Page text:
Ifan Morgan Jones
Supporters of ‘abolishing’ the Senedd have become quite excited over the last two weeks after a YouGov poll projected that, with don’t knows removed, 33% would vote to get rid of the institution.
Some campaigners and sympathetic media outlets have claimed that this is proof that support for ditching Welsh devolution is on the rise.
However, this is largely an attempt to ‘fake it till you make it’ – i.e. to give the impression of momentum in the hope that it will generate a real poll bounce. There is no evidence in the polling, at least, to suggest that there has been any increase in support for abolition.
So what to make of the poll showing that 33% would back abolition?
This was the first time a ‘yes’ or ‘no’ referendum-style question on abolishing the Welsh parliament and government had been asked as part of the ITV/YouGov poll and therefore it can’t be claimed that it represents a rise or fall in support, as we have no other polling to compare it to.
All we have to compare it to are the results of the 1979 and 1997 referendums on establishing the Assembly and the 2011 referendum on more powers.
79.74% voted ‘no’ to the first, 49.70% ‘no’ to the second and 36.51% ‘no’ to the third. Therefore, if anything, a poll projecting that around 33% would vote to do away with the Senedd today suggests a continuation of the pattern of a gradual decline in opposition to devolution rather than an increase.
It’s also notable when looking at the figures that there is quite a large and obvious age gap in opposition to the Senedd.
|Would vote ‘yes’ to abolishing the Assembly|
|18-24 year olds||14%|
|25-49 year olds||17%|
|50-64 year olds||27%|
|65+ year olds||38%|
This could, of course, mean that people get more devo-sceptic as they get older. But a more reasonable interpretation might be that those who have grown up with devolution tend to be less opposed to it.
The 65+-year-olds are the last of the cohort who are old enough to have voted ‘no’ so overwhelmingly in ’79, while some of those 50-year-olds would have been in their 20s when devolution was voted for in 1997.
So is there any other polling out there that could show whether there has been a long-term rise or fall in support for abolishing the Senedd?
What we do have as evidence is the multi-option question which has been asked consistently for some years, going back to 2014.
However, you may notice there is quite an obvious inflection point in the middle of these statistics. At the start of 2019, support for independence and abolishing the Assembly seem to bump up slightly and support for more powers dip.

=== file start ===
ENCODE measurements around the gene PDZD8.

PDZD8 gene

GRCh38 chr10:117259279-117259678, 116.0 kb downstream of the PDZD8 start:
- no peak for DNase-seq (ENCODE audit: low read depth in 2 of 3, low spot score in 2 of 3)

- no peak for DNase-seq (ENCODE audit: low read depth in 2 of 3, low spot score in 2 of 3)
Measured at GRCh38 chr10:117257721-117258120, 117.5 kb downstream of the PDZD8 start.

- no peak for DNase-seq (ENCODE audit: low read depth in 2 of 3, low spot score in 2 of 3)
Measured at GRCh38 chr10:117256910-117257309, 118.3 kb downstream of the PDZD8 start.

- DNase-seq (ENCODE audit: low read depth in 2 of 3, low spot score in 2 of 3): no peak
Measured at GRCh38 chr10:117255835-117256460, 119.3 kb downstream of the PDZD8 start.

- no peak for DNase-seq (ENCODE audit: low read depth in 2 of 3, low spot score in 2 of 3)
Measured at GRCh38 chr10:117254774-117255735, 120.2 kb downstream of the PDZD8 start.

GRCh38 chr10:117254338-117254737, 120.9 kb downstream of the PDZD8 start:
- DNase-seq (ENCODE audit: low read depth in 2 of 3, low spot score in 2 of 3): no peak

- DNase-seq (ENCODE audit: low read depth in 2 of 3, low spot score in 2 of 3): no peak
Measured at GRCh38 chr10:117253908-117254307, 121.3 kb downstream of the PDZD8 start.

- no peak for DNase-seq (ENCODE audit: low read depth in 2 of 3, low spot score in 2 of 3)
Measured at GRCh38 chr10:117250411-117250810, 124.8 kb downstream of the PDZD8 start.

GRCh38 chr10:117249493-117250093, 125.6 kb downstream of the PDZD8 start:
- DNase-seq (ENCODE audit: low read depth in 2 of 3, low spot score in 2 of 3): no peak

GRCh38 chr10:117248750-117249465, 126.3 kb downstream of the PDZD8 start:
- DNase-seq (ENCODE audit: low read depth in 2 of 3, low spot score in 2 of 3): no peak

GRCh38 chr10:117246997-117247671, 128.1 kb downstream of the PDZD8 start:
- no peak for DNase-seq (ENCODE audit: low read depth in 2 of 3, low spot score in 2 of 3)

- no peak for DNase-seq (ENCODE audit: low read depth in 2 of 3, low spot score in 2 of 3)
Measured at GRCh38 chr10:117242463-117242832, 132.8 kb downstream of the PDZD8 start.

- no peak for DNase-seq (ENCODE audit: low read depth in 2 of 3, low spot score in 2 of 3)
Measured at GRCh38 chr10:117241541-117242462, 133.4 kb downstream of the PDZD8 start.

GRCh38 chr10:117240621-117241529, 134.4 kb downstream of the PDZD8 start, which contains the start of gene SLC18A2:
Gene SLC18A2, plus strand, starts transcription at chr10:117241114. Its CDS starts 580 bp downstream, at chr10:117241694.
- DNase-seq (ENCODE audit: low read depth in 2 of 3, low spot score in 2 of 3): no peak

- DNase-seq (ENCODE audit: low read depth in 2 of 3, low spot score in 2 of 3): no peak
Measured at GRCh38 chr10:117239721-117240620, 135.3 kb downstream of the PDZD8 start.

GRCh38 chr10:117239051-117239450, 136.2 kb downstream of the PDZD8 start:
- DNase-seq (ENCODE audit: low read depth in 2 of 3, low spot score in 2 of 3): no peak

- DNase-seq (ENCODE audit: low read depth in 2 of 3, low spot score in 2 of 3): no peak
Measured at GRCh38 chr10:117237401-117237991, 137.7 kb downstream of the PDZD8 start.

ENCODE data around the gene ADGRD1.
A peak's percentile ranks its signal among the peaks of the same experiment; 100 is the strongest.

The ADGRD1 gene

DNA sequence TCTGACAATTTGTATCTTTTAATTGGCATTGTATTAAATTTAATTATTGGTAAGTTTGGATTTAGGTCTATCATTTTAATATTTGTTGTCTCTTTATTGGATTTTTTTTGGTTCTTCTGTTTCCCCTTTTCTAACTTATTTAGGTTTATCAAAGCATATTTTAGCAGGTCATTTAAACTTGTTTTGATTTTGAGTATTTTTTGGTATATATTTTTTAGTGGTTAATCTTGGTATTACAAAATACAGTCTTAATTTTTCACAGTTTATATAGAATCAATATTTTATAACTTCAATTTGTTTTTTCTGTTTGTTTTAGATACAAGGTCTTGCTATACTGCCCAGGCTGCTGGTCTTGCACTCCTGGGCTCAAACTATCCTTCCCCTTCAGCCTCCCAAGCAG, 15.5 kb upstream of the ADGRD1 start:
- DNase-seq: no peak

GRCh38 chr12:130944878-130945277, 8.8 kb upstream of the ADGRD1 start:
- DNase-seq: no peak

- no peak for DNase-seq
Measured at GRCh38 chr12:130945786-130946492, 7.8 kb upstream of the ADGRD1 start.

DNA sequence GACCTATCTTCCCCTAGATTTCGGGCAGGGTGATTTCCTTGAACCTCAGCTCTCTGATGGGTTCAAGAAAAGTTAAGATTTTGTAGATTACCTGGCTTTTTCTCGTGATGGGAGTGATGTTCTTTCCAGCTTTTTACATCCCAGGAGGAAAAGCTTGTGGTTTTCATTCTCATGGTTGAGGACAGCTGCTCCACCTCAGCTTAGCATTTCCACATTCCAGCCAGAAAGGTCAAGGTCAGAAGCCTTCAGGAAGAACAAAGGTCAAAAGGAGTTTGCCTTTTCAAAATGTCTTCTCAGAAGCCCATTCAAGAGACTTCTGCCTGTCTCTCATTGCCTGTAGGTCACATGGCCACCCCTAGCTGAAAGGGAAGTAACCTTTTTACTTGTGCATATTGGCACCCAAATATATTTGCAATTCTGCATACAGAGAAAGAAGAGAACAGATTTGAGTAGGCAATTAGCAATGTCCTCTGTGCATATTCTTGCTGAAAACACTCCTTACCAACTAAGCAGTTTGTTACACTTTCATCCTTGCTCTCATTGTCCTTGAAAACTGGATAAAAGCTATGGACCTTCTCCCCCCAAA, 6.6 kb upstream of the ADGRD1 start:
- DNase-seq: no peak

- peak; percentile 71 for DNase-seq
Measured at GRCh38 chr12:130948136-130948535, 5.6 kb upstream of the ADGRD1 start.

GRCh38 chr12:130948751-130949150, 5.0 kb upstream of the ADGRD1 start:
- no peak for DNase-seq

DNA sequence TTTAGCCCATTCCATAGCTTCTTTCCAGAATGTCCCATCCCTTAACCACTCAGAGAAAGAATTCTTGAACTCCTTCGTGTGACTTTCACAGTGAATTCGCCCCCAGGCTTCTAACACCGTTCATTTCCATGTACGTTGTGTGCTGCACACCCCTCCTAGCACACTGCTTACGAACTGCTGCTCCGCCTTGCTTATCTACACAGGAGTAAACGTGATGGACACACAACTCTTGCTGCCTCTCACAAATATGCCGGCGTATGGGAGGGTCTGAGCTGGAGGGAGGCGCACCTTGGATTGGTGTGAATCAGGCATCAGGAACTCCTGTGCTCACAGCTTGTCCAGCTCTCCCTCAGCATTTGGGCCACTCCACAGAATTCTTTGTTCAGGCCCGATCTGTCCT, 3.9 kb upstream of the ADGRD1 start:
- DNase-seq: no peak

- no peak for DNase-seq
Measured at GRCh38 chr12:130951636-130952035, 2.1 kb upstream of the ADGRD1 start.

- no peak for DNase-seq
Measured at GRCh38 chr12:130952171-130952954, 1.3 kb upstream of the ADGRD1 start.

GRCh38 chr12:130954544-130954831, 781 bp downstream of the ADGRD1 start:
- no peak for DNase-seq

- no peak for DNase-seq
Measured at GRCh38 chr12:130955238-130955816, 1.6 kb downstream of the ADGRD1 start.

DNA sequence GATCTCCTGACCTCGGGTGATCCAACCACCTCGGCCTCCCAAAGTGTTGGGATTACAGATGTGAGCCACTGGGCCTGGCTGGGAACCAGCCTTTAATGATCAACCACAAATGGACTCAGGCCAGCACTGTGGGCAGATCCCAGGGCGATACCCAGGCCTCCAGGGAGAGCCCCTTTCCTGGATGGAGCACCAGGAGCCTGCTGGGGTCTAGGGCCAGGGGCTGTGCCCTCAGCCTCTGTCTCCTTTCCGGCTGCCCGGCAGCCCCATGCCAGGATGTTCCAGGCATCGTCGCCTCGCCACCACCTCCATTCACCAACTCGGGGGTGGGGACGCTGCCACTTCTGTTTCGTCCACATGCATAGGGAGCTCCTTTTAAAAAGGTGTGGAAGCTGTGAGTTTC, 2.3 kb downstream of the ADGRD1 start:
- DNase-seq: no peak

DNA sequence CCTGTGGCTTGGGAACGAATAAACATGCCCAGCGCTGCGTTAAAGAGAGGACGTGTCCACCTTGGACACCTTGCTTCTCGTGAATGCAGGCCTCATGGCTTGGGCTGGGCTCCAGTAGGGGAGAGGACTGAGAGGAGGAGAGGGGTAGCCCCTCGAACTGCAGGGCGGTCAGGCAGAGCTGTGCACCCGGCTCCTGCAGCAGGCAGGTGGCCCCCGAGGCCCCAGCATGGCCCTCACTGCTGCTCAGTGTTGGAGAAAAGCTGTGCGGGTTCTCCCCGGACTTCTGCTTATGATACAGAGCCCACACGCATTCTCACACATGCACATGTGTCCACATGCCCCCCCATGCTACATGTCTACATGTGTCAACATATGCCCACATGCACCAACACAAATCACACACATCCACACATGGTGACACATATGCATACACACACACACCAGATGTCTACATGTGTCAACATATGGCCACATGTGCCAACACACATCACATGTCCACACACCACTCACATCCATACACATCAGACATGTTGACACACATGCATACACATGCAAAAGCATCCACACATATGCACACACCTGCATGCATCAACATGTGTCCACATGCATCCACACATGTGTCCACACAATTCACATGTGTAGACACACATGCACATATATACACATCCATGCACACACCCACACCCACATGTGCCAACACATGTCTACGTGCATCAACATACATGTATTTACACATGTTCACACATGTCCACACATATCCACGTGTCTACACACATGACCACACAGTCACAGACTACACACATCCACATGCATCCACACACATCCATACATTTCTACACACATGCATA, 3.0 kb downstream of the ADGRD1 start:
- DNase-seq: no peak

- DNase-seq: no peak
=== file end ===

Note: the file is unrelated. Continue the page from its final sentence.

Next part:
But rather than being the result of some political earthquake it’s likely that all we’re seeing here is a difference in methodology. The polls before April of last year were conducted as part of the St. David’s Day BBC/ICM poll and the ones after (in italics) by ITV/YouGov:
|Independence||More powers||Status quo||Fewer powers||Abolition||Don’t know / didn’t reply|
It’s particularly noteworthy that there are far more ‘don’t knows’ in the YouGov polls. The wording of the questions asked are also different. Therefore these results while interesting on their own should probably be considered separately rather than as part of a continuum.
The fundamentals of Welsh politics didn’t change overnight between February and April 2019.
So what we’ve actually seen here is support for independence perhaps rising – a little bit. While support for abolishing the institution has dipped in the ICM poll and wobbled back and forth around the 17-15% mark in the later YouGov polls.
What will be interesting is when the BBC publish this year’s ICM St. David’s Day poll next week and we can compare their 2020 figures ‘like for like’ with 2019.
Until then, there’s no real sound basis for claiming that there’s an upwards trend in support for abolishing the Senedd, just two methodologies by different polling companies consistently showing different numbers.
But some may ask, so what about the polling today? Those who wish to Abolish the Senedd will point to the EU Referendum in 2016. Leaving the EU wasn’t really on the agenda, they say, until they began campaigning for it.
But while the vote to leave the EU may feel as it if sneaked up on Remainers, it didn’t really. The earliest available Wales-only polling, in July 2013, suggested a majority of people in Wales would vote to Leave.
Across the UK, opinion polling showed Leave in the lead as early as 2010. In fact, contrary to the received wisdom, it was as the referendum approached that Remain pulled level, not the other way around.
In other words, what UKIP and Nigel Farage did very successfully was to take advantage of already existing widespread anti-EU sentiment, present it as the people v the political establishment and pulled off a referendum to leave the EU.
In the case of abolishing our Welsh parliament and government, there is no evidence that such pre-existing sentiment exists to a significant enough degree to win a referendum to abolish the institution.
This does not mean of course that supporters of abolishing the Senedd are wasting their time or that those who support devolution can rest on their oars.
A year ago no one was really discussing independence as a political option for Wales, yet there is evidence that sustained campaigning has managed to shift the polls – a little bit.
There is no doubt that if the Abolish the Assembly campaign managed to pick up a head of steam they could also make headway in the polls over the next decade or so.
But given that the bulk of their support seems to be concentrated among the current crop of 65+-year-olds, perhaps time for them is of the essence.